Science Fair Project Encyclopedia
Atwood was born in the early part of the year 1746. He entered Westminster school, and in 1759 was elected to a scholarship at Trinity College, Cambridge. He graduated in 1769, with the rank of third wrangler and first Smith's prizeman. Subsequently he became a fellow and a tutor of the college, and in 1776 was elected a fellow of the Royal Society of London. In the year is 1784 he left Cambridge, and soon afterwards received from William Pitt the office of a patent searcher of the customs, which required but little attendance, and enabled him to devote a considerable portion of his time to his special studies.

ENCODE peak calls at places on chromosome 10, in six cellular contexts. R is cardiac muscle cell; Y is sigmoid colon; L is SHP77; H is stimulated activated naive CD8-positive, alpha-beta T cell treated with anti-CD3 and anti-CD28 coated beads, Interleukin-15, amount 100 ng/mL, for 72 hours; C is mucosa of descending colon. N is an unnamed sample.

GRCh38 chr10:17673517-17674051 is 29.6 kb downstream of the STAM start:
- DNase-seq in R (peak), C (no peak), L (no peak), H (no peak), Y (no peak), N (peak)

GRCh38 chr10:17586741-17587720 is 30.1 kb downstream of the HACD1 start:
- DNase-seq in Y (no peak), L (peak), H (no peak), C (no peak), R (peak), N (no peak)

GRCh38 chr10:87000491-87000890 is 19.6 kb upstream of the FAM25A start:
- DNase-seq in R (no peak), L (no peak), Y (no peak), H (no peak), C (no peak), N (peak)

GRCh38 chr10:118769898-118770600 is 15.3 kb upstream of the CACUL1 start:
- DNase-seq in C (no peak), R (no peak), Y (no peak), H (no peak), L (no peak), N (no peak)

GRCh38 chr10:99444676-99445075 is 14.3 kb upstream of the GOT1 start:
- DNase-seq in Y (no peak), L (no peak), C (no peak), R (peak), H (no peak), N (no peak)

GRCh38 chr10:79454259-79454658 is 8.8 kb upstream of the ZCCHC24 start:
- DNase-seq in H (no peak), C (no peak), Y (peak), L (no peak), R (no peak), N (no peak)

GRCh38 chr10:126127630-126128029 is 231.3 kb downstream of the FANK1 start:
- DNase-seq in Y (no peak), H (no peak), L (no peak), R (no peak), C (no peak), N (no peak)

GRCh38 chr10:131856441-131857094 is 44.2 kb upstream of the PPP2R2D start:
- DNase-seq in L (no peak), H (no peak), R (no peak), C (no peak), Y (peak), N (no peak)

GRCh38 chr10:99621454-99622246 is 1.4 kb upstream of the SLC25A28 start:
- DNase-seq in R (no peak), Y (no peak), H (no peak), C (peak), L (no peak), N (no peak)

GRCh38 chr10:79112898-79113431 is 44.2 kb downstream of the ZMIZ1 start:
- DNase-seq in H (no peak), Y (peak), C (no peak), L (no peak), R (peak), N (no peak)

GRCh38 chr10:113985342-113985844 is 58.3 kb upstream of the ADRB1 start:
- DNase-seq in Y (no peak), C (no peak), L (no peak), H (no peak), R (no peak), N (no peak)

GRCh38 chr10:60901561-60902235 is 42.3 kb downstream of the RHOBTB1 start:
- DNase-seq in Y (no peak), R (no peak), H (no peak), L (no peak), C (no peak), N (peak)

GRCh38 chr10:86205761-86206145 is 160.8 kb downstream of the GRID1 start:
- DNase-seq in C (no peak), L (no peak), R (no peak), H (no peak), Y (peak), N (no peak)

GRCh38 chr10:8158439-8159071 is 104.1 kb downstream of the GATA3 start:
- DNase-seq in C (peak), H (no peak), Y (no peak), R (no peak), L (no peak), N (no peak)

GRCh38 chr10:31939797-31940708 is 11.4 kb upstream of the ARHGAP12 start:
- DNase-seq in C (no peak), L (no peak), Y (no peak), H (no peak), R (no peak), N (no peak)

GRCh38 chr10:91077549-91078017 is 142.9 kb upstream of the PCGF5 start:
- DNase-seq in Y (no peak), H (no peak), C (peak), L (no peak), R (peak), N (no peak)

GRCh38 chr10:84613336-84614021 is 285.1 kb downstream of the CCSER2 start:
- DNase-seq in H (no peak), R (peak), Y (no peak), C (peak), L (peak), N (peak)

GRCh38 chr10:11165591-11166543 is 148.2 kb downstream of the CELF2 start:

Atwood's published works, exclusive of papers contributed to the Philosophical Transactions, for one of which he obtained the Copley Medal, are as follows: Analysis of a Course of Lectures on the Principles of Natural Philosophy (1784), and Treatise on the Rectilinear Motion and Rotation of Bodies (1784), which gives some interesting experiments, and describes the machine, since called Atwood machine by his name, for verifying experimentally the laws of simple acceleration of motion.
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